14 June, 2009 – At least one snow leopard has been killed by poachers every year since the enactment in 1995 of the forest, nature and conservation Act, which prohibits the killing of endangered wild animals in the country.
Records until 2007 with the nature conservation department (NCD) show that 193 wild animals were poached between 1992-2007. These include 15 snow leopards, five tigers, 61 musk deer, a porcupine and a python.
NCD officials said that, although tigers and snow leopards are endangered species, poaching and illegal trade poses a threat to these animals, even in protected areas. The high commercial value of certain species attracts poachers, according to conservation officials. Prominent species poached for commercial trade include tiger, musk deer, black bear and Chinese caterpillar (Cordyceps sinensis).
“Poachers mostly use guns and arrows or set traps, which have even snared humans and domestic animals,” said NCD’s chief forestry officer, Dr Sonam Wangyel Wang.
To protect these big cats, WWF and local wildlife authorities are working together to establish anti-poaching units and strengthen anti-poaching law enforcement. In addition to poaching, WWF and its partners are addressing human-wildlife conflict, by setting up a compensation fund for local farmers, whose livestock is often killed by tigers and leopards.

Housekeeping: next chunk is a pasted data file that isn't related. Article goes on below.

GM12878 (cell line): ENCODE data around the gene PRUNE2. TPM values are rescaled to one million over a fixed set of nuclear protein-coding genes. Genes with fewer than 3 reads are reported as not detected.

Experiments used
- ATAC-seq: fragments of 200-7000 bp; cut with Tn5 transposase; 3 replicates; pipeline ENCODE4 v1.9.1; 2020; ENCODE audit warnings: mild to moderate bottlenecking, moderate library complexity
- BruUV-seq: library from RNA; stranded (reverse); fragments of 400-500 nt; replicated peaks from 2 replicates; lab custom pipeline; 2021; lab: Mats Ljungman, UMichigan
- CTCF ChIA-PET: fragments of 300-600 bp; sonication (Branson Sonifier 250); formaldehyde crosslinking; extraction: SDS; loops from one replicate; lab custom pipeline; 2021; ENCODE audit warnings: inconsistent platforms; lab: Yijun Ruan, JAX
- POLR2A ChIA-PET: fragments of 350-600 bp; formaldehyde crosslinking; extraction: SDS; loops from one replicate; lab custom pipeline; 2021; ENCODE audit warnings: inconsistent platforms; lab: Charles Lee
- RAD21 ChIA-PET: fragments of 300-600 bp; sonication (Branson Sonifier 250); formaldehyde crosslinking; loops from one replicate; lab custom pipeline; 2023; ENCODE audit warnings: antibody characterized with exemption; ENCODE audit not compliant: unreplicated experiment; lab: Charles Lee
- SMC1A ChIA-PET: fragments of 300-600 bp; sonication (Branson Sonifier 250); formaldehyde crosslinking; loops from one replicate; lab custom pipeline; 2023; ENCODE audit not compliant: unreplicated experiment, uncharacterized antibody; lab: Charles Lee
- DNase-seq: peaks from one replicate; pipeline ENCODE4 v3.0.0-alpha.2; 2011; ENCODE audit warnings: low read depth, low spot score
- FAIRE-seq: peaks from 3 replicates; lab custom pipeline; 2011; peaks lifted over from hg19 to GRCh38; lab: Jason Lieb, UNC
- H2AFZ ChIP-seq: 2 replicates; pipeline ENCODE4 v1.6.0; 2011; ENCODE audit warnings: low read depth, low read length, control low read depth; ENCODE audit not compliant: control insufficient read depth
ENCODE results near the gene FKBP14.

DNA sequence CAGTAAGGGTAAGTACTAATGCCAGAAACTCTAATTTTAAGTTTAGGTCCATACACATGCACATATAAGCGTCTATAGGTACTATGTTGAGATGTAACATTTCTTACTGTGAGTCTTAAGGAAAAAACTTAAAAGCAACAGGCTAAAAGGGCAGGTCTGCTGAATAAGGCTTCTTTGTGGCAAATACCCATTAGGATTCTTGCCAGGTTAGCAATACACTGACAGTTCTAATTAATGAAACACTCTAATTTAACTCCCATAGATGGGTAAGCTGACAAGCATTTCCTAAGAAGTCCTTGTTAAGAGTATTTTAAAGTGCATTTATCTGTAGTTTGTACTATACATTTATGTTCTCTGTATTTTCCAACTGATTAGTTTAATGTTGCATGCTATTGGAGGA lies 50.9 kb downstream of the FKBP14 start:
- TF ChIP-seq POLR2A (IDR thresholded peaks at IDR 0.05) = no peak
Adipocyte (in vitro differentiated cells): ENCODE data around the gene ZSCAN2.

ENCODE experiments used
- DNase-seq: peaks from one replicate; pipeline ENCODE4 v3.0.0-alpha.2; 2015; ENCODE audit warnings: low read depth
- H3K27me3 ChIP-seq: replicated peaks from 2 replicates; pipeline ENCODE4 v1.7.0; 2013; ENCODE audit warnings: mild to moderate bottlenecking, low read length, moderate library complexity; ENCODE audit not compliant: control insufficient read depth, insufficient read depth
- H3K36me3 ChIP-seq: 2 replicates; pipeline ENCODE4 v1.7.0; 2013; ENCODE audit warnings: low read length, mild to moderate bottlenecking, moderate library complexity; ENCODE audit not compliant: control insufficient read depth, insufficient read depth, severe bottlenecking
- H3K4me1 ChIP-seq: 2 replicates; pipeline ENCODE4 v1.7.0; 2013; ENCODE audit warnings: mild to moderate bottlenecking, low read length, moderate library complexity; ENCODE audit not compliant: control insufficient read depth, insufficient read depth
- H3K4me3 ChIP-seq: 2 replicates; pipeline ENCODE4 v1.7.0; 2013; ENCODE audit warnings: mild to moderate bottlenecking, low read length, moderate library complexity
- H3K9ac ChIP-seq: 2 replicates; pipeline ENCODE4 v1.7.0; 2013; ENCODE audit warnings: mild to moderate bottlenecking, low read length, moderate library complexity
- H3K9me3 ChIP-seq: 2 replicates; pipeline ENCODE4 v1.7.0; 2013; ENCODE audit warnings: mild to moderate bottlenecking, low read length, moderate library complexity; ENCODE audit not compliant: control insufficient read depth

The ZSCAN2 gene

Around 26 percent of Bhutan’s land is under protected area, but poaching is encouraged by demand from other countries. Tigers are particularly threatened as its parts are used in many traditional East Asian medicinal disciplines. “There also exists a commercial demand for non-medicinal parts of the tiger, most notably the skin, teeth and claws,” said Dr Wang. “Besides poaching, human/wildlife conflicts also result in the killing of wild animals.”
Officials say that the protected areas do not have adequate human resources for enforcement, making it difficult to implement an effective anti-poaching strategy. Data, regarding the degree of poaching and killing, is also generally inadequate.
“If law enforcement isn’t strengthened and strict measures put in place to curb poaching, Bhutan may lose valuable species of wildlife within a short period of time,” he said, adding that officials in the field must be equipped well to combat poaching.
By Nima Wangdi